Wednesday, October 12, 2016

And sometimes we jump

It's kind of important to practice at least once or twice before a show.  Or so people keep telling me.  And riding a jump course is a bit complicated, it takes some practice.  There's a lot going on when you've got to turn and jump them in sequence.  A specific sequence, they frown when you just make the course up.  Believe me, I've tried.  Did you know they have bells in jumping, too?  Or a buzzer.  But unlike dressage, you don't take an error and keep going.  Go off course, your ride is over.

It did dawn on me this week that I haven't jumped a course since . . . last year?  Just some grids and exercises to keep Theo happy as a dressage pony.  I haven't memorized and jumped a course since our three phase last year.  Yikes, that's a lot of rust.

Trainer A is a smart lady.


So today we found this when we went in the indoor.  We warmed up in the outdoor, then marched into the indoor.  One quick canter around and then right through the course.  Trainer A has never heard of a simple straight line in a course, by the way.  Lots of bending lines and short approaches off the wall.  One full fledged roll back.  The fences were all 2'6" or 2'9".  The two stride was set long and we did it in three, but it was an organized three that we rode with intent.  I knew on take off for the first fence that we weren't going to make the distance, so landed thinking 'short'.  After spending all of last winter mastering the short jumping canter, we fit three in quite neatly.

Keep in mind, the indoor is just a bit longer than a small dressage ring.  It's about 22 meters wide and about 50 meters long.

 There were some interesting features to check Theo's courage.  The white thing at the far end of the ring was a folding table set on it's side (propped on a rail so it would fall easily, totally safe).  That gave him something to look at.  Random blanket over fence 1 set the tone right out of the gate.  You can't see fence 3 in the photo, but she piled up the stands used with cavalletti underneath.  Trainer A also busted out the big wings for some fences which Theo and I have never used.  Those big lattice wings startled him when we came in the ring, so they did the job.  He was such a good boy and jumped everything, even if he cranked his head way up for some of it.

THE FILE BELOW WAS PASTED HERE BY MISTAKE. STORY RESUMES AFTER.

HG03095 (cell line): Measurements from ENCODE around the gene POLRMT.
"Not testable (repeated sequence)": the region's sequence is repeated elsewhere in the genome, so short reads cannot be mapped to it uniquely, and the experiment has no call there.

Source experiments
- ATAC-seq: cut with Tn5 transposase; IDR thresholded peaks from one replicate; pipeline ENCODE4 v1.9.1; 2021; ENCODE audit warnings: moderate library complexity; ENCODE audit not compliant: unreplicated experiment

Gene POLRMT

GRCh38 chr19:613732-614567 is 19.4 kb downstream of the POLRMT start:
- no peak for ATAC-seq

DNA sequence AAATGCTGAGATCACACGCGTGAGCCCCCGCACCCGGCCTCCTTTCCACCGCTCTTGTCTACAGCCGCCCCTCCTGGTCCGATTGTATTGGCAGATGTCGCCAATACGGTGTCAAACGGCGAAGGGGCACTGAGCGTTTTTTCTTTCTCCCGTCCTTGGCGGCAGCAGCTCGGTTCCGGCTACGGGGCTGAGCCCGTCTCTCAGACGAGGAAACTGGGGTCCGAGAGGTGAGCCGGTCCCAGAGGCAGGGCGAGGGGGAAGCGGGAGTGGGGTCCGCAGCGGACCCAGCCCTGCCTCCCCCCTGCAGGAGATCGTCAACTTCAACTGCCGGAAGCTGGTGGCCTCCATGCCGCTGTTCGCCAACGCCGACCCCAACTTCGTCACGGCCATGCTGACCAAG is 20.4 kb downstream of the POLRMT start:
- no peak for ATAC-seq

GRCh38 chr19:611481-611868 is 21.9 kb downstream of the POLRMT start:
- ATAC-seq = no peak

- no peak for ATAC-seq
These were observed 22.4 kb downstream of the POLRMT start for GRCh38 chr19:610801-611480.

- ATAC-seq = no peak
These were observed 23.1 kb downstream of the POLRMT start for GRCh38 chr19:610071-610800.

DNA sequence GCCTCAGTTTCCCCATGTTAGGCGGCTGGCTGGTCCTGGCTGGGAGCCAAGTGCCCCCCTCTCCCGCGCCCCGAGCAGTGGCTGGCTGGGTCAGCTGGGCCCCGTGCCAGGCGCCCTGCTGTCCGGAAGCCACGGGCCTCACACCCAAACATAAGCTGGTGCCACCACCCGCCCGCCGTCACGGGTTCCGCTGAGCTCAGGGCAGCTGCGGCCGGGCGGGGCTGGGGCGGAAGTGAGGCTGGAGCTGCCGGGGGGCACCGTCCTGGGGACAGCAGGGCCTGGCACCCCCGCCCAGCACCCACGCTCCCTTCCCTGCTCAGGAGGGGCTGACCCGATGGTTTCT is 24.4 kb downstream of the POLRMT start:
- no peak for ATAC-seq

I've got to say, it's nice to be back in the jumping saddle.  All of that dressage work has made Theo a very rideable horse.  Turn on a dime?  Sure, no big deal.  Shorten it up?  No problem.  Engage?  Takes a little at the start, but we've got some engine now.  And he's so darn honest that I don't worry about the fences.  I'm back to jumping in a half seat between fences since he's learning to carry himself without my help.  And that big ol' booty can really plant and push.  When we did the course again, I pushed for the long two stride and got it.  He planted and went for the long distance so calmly, it wasn't a big effort for him.  I could see him strolling through a 3' hunter course without flicking an ear.

Assuming we could get him to have a consistent 12' stride, but Trainer A said that would be a good project for the winter.  We installed the short stride, now he needs a long stride.  The canter lengthen practice will help our First 3 and our jumping.

Saturday I'm going out early to do some supervised jump schooling to make sure Theo and I have our groove back enough to get around the course at our schooling show.  Should be a very stress free day.  Beginner Novice dressage and a 2'7" stadium course?  It's like a day at the beach.

2 comments:

  1. A super cold day at the beach. Sounds like you guys are well prepared though!

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  2. sounds like an awesome lesson!

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